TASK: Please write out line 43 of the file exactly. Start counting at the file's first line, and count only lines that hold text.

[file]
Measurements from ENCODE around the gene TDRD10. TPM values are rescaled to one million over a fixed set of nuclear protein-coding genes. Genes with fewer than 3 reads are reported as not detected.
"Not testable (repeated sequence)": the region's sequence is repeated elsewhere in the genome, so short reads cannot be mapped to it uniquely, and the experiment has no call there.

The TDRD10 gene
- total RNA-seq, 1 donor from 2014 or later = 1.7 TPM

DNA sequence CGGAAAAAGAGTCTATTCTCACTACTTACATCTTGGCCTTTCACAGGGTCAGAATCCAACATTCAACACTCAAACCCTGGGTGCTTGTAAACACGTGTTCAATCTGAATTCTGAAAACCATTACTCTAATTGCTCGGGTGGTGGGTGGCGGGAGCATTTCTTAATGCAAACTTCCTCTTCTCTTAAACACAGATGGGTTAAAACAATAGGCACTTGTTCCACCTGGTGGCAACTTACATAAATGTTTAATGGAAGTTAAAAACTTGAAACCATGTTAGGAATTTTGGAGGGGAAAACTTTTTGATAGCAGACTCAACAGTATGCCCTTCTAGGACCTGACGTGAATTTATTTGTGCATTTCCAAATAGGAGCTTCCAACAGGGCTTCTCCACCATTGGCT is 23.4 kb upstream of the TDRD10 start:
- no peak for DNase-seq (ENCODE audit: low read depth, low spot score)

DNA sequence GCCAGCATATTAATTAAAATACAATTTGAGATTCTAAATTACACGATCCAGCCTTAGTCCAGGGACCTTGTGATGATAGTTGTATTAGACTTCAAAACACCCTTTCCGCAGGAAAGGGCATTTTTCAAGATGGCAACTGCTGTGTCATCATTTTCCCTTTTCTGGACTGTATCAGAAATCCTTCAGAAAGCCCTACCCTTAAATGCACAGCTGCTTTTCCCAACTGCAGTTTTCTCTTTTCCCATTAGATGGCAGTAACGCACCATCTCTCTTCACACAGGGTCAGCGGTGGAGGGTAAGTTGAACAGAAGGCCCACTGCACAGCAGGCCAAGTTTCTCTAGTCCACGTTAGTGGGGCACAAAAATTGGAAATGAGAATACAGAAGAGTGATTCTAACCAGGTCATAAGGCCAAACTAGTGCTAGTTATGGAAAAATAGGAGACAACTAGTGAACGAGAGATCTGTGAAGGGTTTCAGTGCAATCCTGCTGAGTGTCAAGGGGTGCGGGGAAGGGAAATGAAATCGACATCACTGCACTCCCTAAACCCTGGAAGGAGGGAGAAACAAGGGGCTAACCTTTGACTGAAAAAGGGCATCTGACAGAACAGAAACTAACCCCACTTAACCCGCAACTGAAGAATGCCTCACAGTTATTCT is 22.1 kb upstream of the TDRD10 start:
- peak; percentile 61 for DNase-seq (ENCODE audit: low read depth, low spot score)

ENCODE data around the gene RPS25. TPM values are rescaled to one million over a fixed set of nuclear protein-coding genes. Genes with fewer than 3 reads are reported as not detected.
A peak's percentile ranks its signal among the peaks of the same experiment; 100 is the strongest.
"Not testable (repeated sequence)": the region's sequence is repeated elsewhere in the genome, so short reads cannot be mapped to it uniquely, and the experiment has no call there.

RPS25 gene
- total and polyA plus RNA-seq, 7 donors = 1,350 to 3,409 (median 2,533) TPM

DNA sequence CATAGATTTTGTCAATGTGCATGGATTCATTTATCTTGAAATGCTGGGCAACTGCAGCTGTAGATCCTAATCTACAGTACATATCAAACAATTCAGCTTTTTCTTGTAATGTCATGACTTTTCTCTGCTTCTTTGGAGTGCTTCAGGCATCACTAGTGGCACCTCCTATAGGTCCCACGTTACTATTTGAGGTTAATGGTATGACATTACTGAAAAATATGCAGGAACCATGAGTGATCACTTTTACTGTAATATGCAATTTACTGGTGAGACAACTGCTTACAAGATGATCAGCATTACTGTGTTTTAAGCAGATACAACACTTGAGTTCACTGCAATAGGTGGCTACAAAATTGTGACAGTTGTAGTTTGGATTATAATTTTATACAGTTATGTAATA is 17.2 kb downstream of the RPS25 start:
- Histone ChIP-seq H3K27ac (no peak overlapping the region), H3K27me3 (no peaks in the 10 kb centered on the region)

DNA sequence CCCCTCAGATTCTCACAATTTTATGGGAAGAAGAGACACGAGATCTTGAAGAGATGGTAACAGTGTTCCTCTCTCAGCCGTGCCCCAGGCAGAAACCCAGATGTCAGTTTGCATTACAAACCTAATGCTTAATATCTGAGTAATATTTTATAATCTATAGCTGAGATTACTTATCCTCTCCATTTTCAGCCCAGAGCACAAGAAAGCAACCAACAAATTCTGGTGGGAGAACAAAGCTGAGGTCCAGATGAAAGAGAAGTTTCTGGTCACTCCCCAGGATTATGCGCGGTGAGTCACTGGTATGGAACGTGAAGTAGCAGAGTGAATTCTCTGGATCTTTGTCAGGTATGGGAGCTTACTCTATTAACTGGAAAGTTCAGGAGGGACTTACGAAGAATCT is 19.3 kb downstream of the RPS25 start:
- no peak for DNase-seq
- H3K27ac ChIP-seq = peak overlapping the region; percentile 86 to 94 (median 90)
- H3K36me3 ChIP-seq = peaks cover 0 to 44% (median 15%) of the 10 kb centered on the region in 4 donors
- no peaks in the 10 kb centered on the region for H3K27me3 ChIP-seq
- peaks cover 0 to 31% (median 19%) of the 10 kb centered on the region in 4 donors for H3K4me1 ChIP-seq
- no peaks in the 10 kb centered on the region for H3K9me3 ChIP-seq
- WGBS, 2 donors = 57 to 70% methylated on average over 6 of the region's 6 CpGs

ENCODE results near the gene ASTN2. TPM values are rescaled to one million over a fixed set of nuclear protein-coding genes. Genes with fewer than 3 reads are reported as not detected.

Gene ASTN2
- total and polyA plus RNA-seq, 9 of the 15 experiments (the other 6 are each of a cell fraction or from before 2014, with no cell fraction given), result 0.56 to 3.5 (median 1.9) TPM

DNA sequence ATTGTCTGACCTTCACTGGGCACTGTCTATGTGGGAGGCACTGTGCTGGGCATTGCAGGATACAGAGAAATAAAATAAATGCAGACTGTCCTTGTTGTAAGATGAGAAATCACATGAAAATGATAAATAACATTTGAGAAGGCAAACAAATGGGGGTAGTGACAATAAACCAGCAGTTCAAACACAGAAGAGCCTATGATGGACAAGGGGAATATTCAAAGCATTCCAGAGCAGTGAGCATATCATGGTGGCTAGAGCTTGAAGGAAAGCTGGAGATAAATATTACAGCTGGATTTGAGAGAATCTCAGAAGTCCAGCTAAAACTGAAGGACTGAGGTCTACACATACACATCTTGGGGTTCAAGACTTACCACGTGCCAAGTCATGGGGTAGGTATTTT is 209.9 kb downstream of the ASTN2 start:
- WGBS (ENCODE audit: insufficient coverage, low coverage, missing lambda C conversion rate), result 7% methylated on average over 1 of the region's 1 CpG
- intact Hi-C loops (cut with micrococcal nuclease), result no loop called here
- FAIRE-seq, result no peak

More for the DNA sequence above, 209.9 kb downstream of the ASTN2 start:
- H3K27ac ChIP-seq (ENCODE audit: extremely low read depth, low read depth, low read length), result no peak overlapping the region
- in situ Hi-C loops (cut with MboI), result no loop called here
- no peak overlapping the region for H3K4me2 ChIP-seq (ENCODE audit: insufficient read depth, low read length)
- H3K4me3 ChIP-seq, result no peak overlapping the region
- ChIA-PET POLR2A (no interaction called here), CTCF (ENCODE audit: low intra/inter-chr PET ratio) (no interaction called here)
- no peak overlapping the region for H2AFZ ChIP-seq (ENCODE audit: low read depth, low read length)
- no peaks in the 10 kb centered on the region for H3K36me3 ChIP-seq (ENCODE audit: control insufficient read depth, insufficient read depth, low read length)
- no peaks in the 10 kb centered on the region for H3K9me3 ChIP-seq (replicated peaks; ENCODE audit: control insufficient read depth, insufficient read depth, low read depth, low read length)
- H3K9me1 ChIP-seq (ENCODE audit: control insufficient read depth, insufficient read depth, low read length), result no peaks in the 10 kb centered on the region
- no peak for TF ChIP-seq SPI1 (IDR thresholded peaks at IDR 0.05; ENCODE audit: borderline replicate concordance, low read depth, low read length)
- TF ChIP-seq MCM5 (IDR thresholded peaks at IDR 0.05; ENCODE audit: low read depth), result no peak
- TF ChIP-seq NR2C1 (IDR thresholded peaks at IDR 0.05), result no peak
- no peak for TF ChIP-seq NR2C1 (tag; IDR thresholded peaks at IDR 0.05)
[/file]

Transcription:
- TF ChIP-seq NR2C1 (IDR thresholded peaks at IDR 0.05), result no peak